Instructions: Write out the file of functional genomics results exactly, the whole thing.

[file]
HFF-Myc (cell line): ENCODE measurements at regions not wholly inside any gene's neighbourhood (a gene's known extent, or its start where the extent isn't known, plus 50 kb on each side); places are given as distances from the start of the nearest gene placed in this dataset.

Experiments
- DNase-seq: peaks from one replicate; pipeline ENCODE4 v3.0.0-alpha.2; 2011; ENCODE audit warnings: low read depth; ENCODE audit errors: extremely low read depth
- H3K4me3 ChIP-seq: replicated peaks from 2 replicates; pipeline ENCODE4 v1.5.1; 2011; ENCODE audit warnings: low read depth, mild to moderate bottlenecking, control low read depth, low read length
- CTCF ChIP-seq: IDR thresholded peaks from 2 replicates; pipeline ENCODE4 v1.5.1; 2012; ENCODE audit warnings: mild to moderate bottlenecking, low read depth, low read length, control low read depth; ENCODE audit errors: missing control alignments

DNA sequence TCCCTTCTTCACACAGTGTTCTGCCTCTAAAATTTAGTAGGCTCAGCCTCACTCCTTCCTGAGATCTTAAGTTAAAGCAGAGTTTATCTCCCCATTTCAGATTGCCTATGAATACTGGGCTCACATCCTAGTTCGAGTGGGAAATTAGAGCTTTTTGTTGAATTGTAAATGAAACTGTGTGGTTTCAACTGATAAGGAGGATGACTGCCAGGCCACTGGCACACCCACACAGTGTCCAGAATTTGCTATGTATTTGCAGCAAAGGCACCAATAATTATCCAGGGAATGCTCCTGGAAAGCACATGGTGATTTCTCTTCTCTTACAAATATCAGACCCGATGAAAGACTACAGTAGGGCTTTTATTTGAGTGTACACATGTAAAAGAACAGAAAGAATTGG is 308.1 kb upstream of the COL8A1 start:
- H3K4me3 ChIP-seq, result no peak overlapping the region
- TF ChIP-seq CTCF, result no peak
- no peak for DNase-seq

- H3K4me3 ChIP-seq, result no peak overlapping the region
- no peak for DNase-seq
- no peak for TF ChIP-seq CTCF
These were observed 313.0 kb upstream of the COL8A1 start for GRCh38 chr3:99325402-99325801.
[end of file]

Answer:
HFF-Myc (cell line): ENCODE measurements at regions not wholly inside any gene's neighbourhood (a gene's known extent, or its start where the extent isn't known, plus 50 kb on each side); places are given as distances from the start of the nearest gene placed in this dataset.

Experiments
- DNase-seq: peaks from one replicate; pipeline ENCODE4 v3.0.0-alpha.2; 2011; ENCODE audit warnings: low read depth; ENCODE audit errors: extremely low read depth
- H3K4me3 ChIP-seq: replicated peaks from 2 replicates; pipeline ENCODE4 v1.5.1; 2011; ENCODE audit warnings: low read depth, mild to moderate bottlenecking, control low read depth, low read length
- CTCF ChIP-seq: IDR thresholded peaks from 2 replicates; pipeline ENCODE4 v1.5.1; 2012; ENCODE audit warnings: mild to moderate bottlenecking, low read depth, low read length, control low read depth; ENCODE audit errors: missing control alignments

DNA sequence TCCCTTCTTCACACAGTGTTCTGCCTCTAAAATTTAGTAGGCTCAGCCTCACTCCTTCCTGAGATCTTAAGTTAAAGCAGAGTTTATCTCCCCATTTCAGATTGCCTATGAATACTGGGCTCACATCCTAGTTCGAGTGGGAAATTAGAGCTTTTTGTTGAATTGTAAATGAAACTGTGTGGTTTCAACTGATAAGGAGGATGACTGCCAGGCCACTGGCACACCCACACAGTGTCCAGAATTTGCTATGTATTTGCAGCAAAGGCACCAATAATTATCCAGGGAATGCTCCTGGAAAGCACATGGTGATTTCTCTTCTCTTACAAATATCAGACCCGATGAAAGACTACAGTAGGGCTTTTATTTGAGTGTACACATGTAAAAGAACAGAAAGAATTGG is 308.1 kb upstream of the COL8A1 start:
- H3K4me3 ChIP-seq, result no peak overlapping the region
- TF ChIP-seq CTCF, result no peak
- no peak for DNase-seq

- H3K4me3 ChIP-seq, result no peak overlapping the region
- no peak for DNase-seq
- no peak for TF ChIP-seq CTCF
These were observed 313.0 kb upstream of the COL8A1 start for GRCh38 chr3:99325402-99325801.